Oddly enough, the start of Chinese New Year and its corresponding festivities enabled me to indulge my chocolate obsession. But we’ll get to that a bit later.
Monday, January 23rd marked the first day of Chinese New Year, and specifically the Year of the Dragon. With it came the first extrovertic celebration in its honor.
To help mark this holiday, we were fortunate enough to have someone truly knowledgeable about the proceedings on hand—our recently appointed extrovertic cultural attaché, Desmond Yuen. Having grown up in Malaysia, Des has celebrated this holiday his entire life. As a result, he is a font of knowledge about the traditions associated with, and the reasons for celebrating, Chinese New Year.
As with many holidays, food plays a vital role in the merrymaking. So, after a brief introduction highlighting the:
· Whys (involving lions that feasted on villagers),
· Hows (involving cleaning one’s house), and
· Whens (involving the lunar calendar),
we proceeded to enjoy a traditional Chinese New Year luncheon. The traditional staples included whole fish (for good luck) and noodles (for longevity). We also feasted on a number of different Malaysian dishes, including nasi lemak, sambal shrimp, and kangkung belacan.
The highlight of the meal, however, was the yu sheng, a salad comprised of many different vegetables, raw fish, and noodles, literally tossed together by the whole office. Standing around a table, we collectively mixed the salad in the symbolic hopes of bringing fortune and prosperity to us all (and to extrovertic in the process). The higher we tossed, the greater our fortunes in the coming year!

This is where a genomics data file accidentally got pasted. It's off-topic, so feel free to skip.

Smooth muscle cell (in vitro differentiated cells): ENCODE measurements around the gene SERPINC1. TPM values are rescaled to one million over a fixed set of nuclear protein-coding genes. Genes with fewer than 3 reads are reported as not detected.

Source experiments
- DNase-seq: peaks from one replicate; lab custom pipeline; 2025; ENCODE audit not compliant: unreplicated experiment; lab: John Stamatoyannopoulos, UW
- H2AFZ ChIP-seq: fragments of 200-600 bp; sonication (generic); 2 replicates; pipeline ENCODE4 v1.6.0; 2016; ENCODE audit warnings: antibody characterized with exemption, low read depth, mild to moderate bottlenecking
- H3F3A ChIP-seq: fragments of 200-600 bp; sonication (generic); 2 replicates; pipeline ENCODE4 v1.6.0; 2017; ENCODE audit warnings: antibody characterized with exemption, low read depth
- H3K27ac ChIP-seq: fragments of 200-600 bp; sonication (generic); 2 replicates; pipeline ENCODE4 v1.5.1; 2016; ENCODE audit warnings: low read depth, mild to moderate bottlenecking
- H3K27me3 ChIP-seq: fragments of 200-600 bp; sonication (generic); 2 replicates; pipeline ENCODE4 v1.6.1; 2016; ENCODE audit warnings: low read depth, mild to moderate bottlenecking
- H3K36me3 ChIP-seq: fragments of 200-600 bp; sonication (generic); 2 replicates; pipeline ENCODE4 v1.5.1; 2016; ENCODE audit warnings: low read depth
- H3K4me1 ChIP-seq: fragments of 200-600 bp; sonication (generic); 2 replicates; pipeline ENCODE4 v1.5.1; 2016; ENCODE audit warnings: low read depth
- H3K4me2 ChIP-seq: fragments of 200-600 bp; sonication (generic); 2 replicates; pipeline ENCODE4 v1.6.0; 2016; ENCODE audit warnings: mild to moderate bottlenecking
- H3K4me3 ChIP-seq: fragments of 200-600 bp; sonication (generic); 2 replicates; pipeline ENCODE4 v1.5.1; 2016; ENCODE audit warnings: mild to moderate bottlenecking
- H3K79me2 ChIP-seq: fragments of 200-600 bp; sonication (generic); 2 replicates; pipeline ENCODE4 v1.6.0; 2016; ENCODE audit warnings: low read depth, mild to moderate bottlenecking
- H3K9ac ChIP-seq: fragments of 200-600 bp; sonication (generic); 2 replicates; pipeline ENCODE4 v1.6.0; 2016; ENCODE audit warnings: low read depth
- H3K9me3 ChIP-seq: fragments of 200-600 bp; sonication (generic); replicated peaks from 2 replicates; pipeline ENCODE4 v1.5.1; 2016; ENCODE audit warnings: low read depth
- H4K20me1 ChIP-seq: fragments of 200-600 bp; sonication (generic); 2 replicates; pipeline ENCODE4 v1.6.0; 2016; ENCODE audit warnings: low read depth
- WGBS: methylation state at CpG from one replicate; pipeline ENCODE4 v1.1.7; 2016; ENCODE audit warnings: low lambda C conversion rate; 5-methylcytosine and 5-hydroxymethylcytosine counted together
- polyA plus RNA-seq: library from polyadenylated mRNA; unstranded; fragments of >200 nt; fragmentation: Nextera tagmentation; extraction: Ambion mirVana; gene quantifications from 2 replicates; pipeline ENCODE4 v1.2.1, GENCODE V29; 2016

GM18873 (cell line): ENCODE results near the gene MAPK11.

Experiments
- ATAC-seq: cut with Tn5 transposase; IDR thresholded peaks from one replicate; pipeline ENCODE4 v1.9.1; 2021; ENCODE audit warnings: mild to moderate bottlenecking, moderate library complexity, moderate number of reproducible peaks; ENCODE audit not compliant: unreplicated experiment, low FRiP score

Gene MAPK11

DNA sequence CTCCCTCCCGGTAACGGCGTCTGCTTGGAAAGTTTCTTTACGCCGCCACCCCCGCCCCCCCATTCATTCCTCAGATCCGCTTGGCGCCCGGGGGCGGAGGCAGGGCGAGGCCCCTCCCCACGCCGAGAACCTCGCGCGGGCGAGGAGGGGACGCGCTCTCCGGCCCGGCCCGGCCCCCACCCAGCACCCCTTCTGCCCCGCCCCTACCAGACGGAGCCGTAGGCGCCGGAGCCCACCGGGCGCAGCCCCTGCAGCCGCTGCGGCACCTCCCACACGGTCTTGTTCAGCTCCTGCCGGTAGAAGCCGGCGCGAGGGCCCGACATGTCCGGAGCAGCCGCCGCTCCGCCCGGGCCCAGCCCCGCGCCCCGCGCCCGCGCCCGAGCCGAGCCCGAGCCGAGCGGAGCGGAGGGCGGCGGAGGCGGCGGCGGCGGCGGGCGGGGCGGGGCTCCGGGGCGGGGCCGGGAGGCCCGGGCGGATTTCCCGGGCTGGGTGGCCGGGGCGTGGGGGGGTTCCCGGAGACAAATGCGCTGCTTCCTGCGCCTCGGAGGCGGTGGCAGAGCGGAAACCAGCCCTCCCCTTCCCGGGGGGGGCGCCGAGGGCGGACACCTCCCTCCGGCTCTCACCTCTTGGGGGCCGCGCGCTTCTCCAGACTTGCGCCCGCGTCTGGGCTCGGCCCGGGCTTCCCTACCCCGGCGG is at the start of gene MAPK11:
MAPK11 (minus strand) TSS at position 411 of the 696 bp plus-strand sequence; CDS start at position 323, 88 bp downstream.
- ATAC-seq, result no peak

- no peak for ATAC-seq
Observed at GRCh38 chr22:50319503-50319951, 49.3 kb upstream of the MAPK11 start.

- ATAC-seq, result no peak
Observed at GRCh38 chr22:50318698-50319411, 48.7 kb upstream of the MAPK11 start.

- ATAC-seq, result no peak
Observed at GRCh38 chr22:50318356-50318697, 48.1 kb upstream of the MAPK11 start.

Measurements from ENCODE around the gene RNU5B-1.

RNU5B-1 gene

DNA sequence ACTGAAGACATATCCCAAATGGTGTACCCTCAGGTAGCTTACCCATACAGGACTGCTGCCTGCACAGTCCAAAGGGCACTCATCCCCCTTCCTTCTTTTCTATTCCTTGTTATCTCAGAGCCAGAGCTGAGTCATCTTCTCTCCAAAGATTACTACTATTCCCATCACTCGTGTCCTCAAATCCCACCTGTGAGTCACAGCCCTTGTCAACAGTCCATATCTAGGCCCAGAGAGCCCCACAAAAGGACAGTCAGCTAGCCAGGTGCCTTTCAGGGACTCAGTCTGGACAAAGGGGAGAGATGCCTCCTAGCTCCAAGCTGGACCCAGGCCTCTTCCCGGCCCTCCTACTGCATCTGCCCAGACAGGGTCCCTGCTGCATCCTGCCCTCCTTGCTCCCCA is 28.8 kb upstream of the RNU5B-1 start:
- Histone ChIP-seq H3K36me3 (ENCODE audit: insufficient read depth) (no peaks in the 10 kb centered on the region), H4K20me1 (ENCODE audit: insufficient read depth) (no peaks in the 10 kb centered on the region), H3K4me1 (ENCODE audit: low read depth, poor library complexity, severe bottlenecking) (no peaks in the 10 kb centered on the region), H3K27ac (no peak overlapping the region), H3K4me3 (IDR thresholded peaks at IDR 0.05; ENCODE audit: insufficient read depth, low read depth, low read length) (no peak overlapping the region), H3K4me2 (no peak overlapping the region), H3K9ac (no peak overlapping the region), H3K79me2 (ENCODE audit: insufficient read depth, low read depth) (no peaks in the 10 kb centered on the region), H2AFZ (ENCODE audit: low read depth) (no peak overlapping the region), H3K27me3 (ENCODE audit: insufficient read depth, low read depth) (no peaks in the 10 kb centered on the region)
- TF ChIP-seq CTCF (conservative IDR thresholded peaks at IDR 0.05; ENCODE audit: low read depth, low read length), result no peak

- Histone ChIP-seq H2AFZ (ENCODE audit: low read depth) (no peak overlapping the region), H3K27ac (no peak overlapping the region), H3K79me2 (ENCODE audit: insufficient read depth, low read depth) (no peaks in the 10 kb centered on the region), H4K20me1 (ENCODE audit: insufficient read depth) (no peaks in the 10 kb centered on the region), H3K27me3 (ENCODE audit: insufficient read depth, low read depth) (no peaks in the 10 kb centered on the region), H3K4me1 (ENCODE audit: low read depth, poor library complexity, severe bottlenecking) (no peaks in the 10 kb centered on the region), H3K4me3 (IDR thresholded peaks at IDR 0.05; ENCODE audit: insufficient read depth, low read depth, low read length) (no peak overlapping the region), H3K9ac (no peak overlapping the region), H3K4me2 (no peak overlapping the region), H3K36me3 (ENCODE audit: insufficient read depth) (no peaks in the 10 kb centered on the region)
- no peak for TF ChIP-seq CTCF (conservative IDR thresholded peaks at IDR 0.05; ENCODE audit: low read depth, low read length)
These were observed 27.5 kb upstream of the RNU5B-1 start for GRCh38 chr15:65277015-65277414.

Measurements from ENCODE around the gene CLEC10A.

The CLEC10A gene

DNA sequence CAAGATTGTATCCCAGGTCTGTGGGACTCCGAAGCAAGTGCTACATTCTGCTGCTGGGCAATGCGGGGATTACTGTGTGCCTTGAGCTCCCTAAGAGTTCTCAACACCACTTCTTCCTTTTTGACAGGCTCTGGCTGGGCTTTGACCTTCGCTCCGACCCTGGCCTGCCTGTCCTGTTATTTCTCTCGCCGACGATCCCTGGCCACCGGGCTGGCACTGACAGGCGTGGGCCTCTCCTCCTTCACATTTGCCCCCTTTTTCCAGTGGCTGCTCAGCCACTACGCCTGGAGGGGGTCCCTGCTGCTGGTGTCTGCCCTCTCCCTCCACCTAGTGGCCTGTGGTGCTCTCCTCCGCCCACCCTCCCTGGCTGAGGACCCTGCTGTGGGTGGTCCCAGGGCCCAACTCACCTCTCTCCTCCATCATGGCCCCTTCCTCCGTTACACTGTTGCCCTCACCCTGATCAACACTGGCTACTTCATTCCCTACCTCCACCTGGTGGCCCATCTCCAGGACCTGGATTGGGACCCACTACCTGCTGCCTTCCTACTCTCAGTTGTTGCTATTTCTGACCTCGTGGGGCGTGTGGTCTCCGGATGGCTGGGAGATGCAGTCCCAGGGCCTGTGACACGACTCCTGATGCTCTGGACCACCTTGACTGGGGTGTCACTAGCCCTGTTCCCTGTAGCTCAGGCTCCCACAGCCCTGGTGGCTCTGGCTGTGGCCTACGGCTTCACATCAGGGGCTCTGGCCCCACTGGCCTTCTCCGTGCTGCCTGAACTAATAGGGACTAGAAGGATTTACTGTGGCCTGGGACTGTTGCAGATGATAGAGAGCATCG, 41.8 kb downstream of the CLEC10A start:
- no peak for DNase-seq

Another memorable tradition we experienced was the handing out of red packets, or hóngbāo, in which unmarried (traditionally younger) folks receive gifts of money symbolizing luck from the older generation. For our extrovertic party, red packets packed with chocolate gold coins were distributed (hence the title of this post).
In keeping with extrovertic’s tradition of utilizing analogs and drawing inspiration from outside sources, celebrating a hallmark of Chinese culture was as good a subject to learn from as any. And so we kicked off Chinese New Year with a bang.
Interesting factoid: If you were born in the years 1928, 1940, 1952, 1964, 1976, 1988, or 2000 (or if your age this year is divisible by 12), 2012—the Year of the Dragon—is your year: